The Reformers – every single one of them – believed that when the Lord returns at the close of this age, he will usher in the end of time and of the world. The earth will burn with a fervent heat (2 Peter), the Great Judgment will follow, and then there will be a new heaven and a new earth. This is the orthodox Amillenial view.
But in recent times this has been replaced in popular understanding by the idea that Christ will reign on earth for a literal period of 1,000 years after he returns. This is generally called “Premillenianism,” though it comes in different forms. Many teachers I respect teach Premillenianism (as did some early Church fathers, until the teaching lost ground). It has virtually consumed evangelical Christianity … to the point even that modern translators have changed the Bible to agree with it. One example only is at Revelation 10:6. Here Tyndale had:
Revelation 10:6 in the Matthew Bible, with context 5And the angel which I saw stand upon the sea, and upon the earth, lifted up his hand to heaven, 6and swore by him that liveth for evermore, which created heaven, and the things that therein are, and the sea, and the things which therein are: that there should be no longer time, 7but in the days of the voice of the seventh angel, when he shall begin to blow, even the mystery of God shall be finished as he preached by his servants the prophets.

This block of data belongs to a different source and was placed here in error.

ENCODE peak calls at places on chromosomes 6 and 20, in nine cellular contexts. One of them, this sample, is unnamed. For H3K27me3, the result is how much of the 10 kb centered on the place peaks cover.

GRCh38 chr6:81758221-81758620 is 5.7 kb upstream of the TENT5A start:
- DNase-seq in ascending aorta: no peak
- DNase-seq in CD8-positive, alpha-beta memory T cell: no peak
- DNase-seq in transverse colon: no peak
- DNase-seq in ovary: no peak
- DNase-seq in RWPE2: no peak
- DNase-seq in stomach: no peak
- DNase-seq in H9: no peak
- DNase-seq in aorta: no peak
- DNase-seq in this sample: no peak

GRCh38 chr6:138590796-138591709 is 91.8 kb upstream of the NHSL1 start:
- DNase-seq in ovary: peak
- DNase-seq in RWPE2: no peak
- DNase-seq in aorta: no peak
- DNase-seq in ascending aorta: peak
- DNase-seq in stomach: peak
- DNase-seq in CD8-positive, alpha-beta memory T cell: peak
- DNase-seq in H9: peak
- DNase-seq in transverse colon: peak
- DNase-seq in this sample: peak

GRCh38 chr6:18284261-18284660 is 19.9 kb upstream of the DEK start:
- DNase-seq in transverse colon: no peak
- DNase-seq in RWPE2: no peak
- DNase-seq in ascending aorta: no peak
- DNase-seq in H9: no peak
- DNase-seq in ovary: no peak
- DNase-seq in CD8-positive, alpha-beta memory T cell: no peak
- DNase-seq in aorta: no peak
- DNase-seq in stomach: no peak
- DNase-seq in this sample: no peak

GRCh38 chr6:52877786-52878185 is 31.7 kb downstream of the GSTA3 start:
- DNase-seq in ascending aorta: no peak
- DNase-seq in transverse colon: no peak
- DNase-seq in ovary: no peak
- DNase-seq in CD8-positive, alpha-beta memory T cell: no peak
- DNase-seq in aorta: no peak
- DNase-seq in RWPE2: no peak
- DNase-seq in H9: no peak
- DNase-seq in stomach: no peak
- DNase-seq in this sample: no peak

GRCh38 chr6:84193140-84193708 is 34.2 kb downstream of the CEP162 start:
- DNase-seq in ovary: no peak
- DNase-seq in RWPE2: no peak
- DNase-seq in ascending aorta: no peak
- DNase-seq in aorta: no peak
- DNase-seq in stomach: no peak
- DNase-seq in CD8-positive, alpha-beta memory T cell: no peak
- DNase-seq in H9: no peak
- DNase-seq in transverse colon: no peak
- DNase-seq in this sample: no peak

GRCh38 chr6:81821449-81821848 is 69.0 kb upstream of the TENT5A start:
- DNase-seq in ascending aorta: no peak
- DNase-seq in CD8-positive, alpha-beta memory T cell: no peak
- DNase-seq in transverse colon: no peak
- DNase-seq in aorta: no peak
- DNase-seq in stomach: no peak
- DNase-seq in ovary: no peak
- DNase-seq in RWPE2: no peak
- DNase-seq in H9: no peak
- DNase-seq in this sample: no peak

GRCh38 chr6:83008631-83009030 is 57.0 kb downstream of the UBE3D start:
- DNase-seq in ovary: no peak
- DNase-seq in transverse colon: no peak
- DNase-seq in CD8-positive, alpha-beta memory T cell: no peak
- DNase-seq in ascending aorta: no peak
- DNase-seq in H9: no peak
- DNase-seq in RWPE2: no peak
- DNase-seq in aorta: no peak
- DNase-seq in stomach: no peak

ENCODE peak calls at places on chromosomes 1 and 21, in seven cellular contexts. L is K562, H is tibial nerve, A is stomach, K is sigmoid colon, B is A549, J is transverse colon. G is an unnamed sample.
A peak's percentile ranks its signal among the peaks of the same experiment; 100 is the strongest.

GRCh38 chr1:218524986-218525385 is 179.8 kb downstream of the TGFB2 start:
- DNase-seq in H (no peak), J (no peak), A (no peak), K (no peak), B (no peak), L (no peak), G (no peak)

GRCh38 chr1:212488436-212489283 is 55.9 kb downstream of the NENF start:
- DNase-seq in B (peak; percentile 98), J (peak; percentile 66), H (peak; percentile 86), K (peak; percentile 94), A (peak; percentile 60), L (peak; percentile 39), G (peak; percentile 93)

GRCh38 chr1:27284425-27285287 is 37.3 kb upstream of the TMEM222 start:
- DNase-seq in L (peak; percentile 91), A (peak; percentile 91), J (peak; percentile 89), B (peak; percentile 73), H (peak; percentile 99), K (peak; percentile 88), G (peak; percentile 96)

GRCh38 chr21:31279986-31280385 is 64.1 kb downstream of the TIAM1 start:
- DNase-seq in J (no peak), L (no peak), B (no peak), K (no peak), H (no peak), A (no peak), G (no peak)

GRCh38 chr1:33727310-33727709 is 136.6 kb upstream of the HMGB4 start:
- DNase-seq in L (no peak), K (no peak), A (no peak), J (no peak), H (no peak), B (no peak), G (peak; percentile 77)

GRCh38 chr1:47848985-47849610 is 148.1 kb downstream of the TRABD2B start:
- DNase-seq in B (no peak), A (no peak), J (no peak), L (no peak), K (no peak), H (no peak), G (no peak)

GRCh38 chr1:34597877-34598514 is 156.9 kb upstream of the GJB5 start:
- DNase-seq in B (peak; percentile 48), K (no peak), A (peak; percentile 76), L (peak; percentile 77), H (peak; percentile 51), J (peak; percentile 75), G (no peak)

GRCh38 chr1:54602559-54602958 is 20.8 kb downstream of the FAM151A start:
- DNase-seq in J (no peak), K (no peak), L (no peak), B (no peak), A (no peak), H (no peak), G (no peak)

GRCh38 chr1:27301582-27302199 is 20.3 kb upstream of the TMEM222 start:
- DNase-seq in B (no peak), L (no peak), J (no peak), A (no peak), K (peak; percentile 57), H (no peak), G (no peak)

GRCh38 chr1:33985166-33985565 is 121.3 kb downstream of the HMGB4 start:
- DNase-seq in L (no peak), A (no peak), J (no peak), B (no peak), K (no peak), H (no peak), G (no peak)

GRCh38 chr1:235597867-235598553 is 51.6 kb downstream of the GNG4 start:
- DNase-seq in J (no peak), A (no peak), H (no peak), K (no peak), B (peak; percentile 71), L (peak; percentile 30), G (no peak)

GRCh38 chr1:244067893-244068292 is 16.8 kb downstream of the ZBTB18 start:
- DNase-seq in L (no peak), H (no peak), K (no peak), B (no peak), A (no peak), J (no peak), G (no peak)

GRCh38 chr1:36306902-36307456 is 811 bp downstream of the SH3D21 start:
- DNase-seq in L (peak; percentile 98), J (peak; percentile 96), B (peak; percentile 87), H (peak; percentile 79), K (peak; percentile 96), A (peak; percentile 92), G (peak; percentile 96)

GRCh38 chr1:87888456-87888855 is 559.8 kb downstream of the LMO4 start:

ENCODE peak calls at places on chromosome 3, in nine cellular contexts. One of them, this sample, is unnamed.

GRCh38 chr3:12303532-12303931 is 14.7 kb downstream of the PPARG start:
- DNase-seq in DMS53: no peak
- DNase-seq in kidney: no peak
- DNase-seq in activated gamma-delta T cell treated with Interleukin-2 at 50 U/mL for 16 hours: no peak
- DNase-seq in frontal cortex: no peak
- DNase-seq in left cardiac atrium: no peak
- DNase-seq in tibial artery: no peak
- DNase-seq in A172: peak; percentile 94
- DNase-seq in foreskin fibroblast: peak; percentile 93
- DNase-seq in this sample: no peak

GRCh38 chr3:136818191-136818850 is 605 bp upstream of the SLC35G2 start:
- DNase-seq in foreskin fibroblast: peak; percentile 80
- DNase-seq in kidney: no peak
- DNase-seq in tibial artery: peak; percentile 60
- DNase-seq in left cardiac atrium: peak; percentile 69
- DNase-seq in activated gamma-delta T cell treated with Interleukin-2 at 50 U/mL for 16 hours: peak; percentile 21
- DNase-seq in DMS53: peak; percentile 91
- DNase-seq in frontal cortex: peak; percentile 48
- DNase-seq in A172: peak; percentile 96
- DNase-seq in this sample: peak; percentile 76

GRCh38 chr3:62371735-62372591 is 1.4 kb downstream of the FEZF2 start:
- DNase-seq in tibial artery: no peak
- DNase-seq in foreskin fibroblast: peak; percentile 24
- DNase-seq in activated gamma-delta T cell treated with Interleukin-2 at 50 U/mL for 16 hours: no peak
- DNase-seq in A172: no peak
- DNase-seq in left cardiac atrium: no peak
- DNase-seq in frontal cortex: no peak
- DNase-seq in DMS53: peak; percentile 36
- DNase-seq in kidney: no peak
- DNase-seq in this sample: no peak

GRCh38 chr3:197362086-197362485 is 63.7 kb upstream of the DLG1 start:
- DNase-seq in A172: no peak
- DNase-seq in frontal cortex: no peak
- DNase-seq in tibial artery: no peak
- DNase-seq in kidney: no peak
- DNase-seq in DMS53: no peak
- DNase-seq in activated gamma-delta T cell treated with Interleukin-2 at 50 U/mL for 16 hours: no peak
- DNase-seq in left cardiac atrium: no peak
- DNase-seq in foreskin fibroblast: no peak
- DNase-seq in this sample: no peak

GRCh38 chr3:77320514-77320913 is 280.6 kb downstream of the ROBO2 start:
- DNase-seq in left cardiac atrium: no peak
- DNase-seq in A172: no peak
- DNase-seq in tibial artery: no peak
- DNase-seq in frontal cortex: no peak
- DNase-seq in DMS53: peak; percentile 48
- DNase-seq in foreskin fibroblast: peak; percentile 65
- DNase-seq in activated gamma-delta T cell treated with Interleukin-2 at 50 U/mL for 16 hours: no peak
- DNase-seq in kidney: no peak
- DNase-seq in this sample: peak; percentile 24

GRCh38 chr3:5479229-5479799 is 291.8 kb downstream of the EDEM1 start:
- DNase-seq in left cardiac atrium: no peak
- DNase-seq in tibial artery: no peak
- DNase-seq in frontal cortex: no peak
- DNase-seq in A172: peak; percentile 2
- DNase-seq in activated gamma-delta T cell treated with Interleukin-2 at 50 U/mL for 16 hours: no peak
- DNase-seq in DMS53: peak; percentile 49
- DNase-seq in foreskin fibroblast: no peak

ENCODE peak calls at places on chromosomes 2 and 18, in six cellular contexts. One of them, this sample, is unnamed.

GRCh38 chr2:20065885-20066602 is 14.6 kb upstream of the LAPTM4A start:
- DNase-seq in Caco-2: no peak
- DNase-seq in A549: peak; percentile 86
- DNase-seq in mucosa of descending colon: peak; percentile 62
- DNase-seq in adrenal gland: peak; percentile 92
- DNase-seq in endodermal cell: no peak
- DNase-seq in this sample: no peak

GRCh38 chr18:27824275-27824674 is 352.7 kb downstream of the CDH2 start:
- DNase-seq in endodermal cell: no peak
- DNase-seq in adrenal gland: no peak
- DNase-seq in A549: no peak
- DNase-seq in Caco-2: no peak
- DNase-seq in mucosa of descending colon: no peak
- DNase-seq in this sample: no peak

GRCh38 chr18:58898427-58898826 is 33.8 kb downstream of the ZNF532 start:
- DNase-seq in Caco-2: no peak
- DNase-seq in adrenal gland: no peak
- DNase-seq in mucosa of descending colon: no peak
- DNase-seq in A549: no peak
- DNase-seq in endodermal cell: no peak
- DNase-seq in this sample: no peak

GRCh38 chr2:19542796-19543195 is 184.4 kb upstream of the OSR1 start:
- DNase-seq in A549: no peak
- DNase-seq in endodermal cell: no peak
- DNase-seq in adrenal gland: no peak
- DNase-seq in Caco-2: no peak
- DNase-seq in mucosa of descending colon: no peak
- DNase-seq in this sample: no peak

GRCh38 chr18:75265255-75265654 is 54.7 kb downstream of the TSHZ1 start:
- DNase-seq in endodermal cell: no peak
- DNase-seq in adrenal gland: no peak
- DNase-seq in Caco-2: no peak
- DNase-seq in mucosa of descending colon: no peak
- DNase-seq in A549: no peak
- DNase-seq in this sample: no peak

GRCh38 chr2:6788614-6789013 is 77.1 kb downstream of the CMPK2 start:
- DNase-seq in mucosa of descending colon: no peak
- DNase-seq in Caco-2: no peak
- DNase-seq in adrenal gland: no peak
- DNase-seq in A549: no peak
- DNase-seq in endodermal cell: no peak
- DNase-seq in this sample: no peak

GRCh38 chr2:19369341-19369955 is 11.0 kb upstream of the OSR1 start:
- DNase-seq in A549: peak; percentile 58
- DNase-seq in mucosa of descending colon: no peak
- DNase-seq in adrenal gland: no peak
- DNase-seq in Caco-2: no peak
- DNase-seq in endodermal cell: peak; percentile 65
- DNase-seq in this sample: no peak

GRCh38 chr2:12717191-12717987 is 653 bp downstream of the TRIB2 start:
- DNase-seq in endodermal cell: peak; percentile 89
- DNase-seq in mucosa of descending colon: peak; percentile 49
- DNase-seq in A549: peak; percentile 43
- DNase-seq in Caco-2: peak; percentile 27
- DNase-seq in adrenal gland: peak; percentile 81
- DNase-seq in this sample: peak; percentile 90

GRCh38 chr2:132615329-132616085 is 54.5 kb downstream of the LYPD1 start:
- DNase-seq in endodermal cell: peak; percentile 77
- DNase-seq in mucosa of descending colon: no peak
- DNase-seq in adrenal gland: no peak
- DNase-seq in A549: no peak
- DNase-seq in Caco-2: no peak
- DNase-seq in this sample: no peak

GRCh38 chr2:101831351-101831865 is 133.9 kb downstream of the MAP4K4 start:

Tyndale’s translation is consistent with Amillennialism. The meaning is, when the 7th angel begins to blow his trumpet, time will be no more. Creation and time will be swallowed up in eternity as the mystery of God is finished. This is based on the understanding that we are now in the millennium, during which Jesus reigns in the hearts and consciences of his people. For his kingdom is not of this world. The millennium is not a literal 1,000 year period, but in accordance with the common Hebrew usage of numbers, symbolizes a long, indefinite period of time.
Older Bibles, right through to the KJV, followed Tyndale. But then the RV sowed the seed of new doctrine in their marginal note. Moderns seized upon this in support of a future millennium, and changed the Scriptures:
Wycliffe 1380 time shall no more be
Cranmer 1539 there should be no longer time
Geneva 1560 & 1599 time should be no more
Rheims 1582 (Roman Catholic) there shall be time no more
KJV 1611 there should be time no longer
RV 1895 there shall be *time no longer … (*Marginal note: or ‘delay’.)
Now the change takes root in Roman Catholic, Protestant, and Jehovah Witness Bibles:
RSV 1946 there should be no more delay
Jerusalem Bible 1968 (Roman Catholic) the time of waiting is over
NEB 1970 there shall be no more delay
Living Bible 1971 there should be no more delay
NIV 1984 & 2016 There will be no more delay!
New World Translation 1984 (Jehovah Witnesses) There will be no delay any longer
New King James 1988 there should be delay no longer
Of course, this verse has been restored in The October Testament, which is unique among the modern Bibles I have surveyed:
NMB 2016 (The October Testament) time shall be no more …
As I have been comparing Bible versions, I have noticed how often the RV introduced new doctrine and stirred up waves of changes, small and great, to the Scriptures.
Many changes that support Premillenialism have to do with moving New Covenant promises of grace, etc., to the future. The Old and New Testament perspective is changed so that we are looking to the future for many blessings that the Reformers understood us to enjoy here and now. This is a large topic, and too much to deal with presently, but it is important, and I will explore it more in The Story of the Matthew Bible.
Ruth Magnusson Davis
Founder, New Matthew Bible Project
Editor of The October Testament (Tyndale’s New Testament as annotated in the Matthew Bible)